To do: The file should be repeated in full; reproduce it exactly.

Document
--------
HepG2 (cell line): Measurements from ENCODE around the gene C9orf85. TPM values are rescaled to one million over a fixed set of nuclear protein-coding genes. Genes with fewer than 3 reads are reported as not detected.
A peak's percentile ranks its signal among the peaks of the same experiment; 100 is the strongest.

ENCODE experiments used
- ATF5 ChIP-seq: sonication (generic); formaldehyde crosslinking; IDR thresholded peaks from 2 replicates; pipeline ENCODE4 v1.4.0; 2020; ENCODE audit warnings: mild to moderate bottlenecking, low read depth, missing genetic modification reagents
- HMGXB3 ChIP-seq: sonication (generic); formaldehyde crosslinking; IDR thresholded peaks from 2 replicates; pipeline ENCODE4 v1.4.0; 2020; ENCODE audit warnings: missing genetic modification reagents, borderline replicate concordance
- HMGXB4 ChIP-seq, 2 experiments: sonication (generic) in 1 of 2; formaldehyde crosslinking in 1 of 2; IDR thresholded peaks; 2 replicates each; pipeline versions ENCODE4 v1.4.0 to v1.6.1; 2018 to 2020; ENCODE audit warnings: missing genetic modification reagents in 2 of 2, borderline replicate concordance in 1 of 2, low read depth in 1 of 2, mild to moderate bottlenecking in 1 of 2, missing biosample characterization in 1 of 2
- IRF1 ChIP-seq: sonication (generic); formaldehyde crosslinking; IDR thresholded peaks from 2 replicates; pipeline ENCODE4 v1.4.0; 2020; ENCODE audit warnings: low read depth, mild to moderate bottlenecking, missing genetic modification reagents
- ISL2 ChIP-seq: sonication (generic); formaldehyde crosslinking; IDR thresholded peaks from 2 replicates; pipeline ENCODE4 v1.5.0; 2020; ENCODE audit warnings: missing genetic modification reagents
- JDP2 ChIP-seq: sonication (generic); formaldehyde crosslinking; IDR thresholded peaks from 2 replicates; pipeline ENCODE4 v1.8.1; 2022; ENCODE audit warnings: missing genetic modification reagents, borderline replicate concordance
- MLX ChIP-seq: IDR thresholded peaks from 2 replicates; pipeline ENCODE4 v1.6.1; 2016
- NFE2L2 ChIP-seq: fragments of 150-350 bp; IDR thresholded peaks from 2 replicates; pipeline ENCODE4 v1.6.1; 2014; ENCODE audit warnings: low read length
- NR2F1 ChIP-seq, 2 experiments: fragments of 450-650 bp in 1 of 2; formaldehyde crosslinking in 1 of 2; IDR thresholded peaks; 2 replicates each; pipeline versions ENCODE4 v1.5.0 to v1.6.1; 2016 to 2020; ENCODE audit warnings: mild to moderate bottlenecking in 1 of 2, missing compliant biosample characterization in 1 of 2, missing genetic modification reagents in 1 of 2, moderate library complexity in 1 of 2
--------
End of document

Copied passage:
HepG2 (cell line): Measurements from ENCODE around the gene C9orf85. TPM values are rescaled to one million over a fixed set of nuclear protein-coding genes. Genes with fewer than 3 reads are reported as not detected.
A peak's percentile ranks its signal among the peaks of the same experiment; 100 is the strongest.

ENCODE experiments used
- ATF5 ChIP-seq: sonication (generic); formaldehyde crosslinking; IDR thresholded peaks from 2 replicates; pipeline ENCODE4 v1.4.0; 2020; ENCODE audit warnings: mild to moderate bottlenecking, low read depth, missing genetic modification reagents
- HMGXB3 ChIP-seq: sonication (generic); formaldehyde crosslinking; IDR thresholded peaks from 2 replicates; pipeline ENCODE4 v1.4.0; 2020; ENCODE audit warnings: missing genetic modification reagents, borderline replicate concordance
- HMGXB4 ChIP-seq, 2 experiments: sonication (generic) in 1 of 2; formaldehyde crosslinking in 1 of 2; IDR thresholded peaks; 2 replicates each; pipeline versions ENCODE4 v1.4.0 to v1.6.1; 2018 to 2020; ENCODE audit warnings: missing genetic modification reagents in 2 of 2, borderline replicate concordance in 1 of 2, low read depth in 1 of 2, mild to moderate bottlenecking in 1 of 2, missing biosample characterization in 1 of 2
- IRF1 ChIP-seq: sonication (generic); formaldehyde crosslinking; IDR thresholded peaks from 2 replicates; pipeline ENCODE4 v1.4.0; 2020; ENCODE audit warnings: low read depth, mild to moderate bottlenecking, missing genetic modification reagents
- ISL2 ChIP-seq: sonication (generic); formaldehyde crosslinking; IDR thresholded peaks from 2 replicates; pipeline ENCODE4 v1.5.0; 2020; ENCODE audit warnings: missing genetic modification reagents
- JDP2 ChIP-seq: sonication (generic); formaldehyde crosslinking; IDR thresholded peaks from 2 replicates; pipeline ENCODE4 v1.8.1; 2022; ENCODE audit warnings: missing genetic modification reagents, borderline replicate concordance
- MLX ChIP-seq: IDR thresholded peaks from 2 replicates; pipeline ENCODE4 v1.6.1; 2016
- NFE2L2 ChIP-seq: fragments of 150-350 bp; IDR thresholded peaks from 2 replicates; pipeline ENCODE4 v1.6.1; 2014; ENCODE audit warnings: low read length
- NR2F1 ChIP-seq, 2 experiments: fragments of 450-650 bp in 1 of 2; formaldehyde crosslinking in 1 of 2; IDR thresholded peaks; 2 replicates each; pipeline versions ENCODE4 v1.5.0 to v1.6.1; 2016 to 2020; ENCODE audit warnings: mild to moderate bottlenecking in 1 of 2, missing compliant biosample characterization in 1 of 2, missing genetic modification reagents in 1 of 2, moderate library complexity in 1 of 2